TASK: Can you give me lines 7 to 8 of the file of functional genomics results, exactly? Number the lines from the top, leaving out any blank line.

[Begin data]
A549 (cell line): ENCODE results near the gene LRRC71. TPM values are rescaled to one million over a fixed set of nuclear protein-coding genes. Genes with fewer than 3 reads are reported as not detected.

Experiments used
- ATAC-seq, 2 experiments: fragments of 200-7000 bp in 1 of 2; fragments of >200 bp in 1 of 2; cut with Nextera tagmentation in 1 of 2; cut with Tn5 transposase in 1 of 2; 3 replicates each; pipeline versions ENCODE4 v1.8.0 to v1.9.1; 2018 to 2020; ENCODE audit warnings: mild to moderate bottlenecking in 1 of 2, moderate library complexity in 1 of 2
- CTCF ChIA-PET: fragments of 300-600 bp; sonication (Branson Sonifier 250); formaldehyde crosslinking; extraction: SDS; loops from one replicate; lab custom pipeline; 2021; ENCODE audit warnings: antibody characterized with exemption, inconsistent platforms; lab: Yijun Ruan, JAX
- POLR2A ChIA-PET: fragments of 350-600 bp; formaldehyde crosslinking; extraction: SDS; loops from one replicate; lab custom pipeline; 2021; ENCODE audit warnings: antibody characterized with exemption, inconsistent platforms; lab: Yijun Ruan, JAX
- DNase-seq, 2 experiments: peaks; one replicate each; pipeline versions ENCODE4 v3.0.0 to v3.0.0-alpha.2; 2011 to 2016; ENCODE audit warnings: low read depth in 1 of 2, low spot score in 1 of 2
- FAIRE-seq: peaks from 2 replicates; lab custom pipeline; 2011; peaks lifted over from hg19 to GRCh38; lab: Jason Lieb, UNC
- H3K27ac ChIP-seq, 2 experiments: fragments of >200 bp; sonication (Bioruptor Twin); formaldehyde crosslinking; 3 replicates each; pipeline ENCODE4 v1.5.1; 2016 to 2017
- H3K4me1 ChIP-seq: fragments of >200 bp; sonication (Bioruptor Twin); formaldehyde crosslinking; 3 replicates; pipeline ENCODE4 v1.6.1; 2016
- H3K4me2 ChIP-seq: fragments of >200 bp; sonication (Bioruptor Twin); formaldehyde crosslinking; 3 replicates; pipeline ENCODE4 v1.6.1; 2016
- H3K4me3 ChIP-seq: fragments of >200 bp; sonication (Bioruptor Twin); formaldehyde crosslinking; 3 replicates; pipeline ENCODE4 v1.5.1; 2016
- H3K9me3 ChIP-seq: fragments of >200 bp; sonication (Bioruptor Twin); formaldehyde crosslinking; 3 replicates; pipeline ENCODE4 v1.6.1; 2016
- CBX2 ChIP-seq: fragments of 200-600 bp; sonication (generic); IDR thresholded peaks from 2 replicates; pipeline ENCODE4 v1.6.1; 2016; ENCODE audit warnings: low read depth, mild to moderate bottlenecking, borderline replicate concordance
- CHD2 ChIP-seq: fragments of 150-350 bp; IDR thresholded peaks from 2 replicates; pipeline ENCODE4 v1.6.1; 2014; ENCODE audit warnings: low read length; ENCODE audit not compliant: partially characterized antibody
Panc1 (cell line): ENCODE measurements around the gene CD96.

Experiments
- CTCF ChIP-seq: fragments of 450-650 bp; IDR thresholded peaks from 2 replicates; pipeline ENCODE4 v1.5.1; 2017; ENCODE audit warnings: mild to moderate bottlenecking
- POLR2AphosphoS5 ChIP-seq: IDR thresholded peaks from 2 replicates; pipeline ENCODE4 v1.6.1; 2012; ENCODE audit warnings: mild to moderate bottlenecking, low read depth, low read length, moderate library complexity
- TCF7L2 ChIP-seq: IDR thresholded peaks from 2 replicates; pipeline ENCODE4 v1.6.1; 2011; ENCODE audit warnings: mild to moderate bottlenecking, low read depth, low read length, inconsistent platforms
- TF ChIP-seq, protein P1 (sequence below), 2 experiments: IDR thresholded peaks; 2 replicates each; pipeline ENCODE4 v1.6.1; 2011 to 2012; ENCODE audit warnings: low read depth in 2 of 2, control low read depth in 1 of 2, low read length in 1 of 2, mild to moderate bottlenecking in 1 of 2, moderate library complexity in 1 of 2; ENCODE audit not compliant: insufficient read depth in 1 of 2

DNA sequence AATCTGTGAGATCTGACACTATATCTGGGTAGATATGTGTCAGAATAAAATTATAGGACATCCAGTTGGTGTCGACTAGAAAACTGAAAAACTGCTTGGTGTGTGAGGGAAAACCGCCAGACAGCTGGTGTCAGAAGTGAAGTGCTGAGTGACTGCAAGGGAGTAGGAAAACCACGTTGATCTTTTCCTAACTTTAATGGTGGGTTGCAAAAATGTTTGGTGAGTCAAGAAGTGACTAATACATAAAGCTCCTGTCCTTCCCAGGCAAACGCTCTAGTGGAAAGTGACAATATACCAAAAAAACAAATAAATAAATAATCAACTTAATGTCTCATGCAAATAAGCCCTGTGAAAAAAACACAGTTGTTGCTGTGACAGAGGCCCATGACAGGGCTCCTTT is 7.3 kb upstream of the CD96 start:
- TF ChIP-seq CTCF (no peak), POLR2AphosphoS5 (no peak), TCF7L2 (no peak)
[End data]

- FAIRE-seq: peaks from 2 replicates; lab custom pipeline; 2011; peaks lifted over from hg19 to GRCh38; lab: Jason Lieb, UNC
- H3K27ac ChIP-seq, 2 experiments: fragments of >200 bp; sonication (Bioruptor Twin); formaldehyde crosslinking; 3 replicates each; pipeline ENCODE4 v1.5.1; 2016 to 2017